Barukh ata Adonay, Eloheinu, melekh ha’olam, asher kid’shanu b’mitzvotav v’tzivanu al sfirat ha-omer.
Blessed are You, Adonay our God, ruler of the universe, who makes us holy with mitzvot and gives us this opportunity to count the Omer.
Today is day nine which is one week and two days of the Omer. Hayom yom tesha she hem shavua ehad vey shtey yamim laOmer.
Today is Gevura be Gevura, strength within strength, might within might.
Today, I am Anna Almighty! It is strength within strength day. I gird my loins, breathe in and do the next thing to be amazing. I am super-Anna. Able to leap mounds of paperwork in a single bound, faster than a skipping student, and capable of stopping a split class in its tracks with just one glare of my steely lazer eye, I am strong enough to be the teacher I have to be.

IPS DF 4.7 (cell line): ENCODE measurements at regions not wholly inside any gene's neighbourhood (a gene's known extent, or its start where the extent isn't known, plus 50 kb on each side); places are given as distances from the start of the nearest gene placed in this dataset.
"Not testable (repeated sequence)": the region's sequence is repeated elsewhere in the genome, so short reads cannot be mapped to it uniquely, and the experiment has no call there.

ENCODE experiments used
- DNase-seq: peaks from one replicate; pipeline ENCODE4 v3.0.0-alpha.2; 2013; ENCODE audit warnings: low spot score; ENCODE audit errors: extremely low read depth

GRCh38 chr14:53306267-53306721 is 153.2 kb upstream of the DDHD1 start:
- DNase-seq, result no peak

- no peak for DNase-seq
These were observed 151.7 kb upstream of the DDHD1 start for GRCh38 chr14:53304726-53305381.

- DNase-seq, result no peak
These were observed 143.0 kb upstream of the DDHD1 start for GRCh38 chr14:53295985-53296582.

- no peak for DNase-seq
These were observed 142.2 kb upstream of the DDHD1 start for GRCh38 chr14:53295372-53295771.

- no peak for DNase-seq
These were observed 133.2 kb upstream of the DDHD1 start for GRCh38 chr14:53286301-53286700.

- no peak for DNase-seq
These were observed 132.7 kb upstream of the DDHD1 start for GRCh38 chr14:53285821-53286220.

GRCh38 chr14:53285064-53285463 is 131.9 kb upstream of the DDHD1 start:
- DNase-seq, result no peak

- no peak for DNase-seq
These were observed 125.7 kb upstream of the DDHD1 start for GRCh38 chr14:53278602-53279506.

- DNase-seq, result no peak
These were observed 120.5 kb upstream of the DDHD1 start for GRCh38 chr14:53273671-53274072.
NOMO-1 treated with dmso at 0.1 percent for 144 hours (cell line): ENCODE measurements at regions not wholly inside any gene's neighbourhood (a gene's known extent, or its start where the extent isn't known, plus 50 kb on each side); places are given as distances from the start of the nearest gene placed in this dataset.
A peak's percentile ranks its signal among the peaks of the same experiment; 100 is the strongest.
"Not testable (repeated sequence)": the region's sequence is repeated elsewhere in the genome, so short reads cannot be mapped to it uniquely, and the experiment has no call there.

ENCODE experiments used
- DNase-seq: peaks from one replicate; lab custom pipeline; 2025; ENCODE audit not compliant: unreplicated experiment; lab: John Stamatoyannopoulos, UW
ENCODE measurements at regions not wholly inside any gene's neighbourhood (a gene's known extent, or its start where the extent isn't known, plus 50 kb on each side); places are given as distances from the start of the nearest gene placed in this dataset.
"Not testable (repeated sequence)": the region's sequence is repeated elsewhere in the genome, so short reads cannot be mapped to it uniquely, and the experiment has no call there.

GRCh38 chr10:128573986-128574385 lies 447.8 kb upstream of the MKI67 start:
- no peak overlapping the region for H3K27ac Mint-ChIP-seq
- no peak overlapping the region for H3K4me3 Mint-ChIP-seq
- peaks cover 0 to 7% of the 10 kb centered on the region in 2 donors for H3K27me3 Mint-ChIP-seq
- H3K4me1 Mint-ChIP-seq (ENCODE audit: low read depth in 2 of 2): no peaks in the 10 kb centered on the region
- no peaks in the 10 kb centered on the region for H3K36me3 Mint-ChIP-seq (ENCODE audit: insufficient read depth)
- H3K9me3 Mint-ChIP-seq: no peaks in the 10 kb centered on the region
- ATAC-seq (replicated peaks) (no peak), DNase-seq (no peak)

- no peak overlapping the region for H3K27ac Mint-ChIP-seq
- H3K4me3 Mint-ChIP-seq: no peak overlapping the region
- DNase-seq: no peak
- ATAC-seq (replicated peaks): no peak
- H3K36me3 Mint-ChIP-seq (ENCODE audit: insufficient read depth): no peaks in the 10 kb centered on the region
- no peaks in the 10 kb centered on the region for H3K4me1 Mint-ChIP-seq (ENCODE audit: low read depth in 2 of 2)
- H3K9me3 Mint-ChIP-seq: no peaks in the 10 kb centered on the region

It’s funny – but some days, that’s all it takes. A firm determination and commitment to doing things better lets me succeed in ways I didn’t know I could and taps into an energy that didn’t exist prior. To me, that’s the God-touch in my life. With focus, I can access the divine energy within me, access the strength within strength.
Today, I have strength within strength to meet and beat any challenge that comes my way.
“I put before you the blessing and the curse. Therefore, choose life.” is one of my favourite lines in the bible. It is also a very beautiful song. But what is a blessing? Some see it as just a wish – like when we say “bless you” after someone sneezes, to wish them health. But people are very clear that a curse is more than a bad wish – it can actually cause a bad wish to happen. So is a blessing a good wish that can actually happen? The dictionary takes another view. It says that blessing is making holy. Except – I don’t need holy sneezes. None of it makes a lot of sense.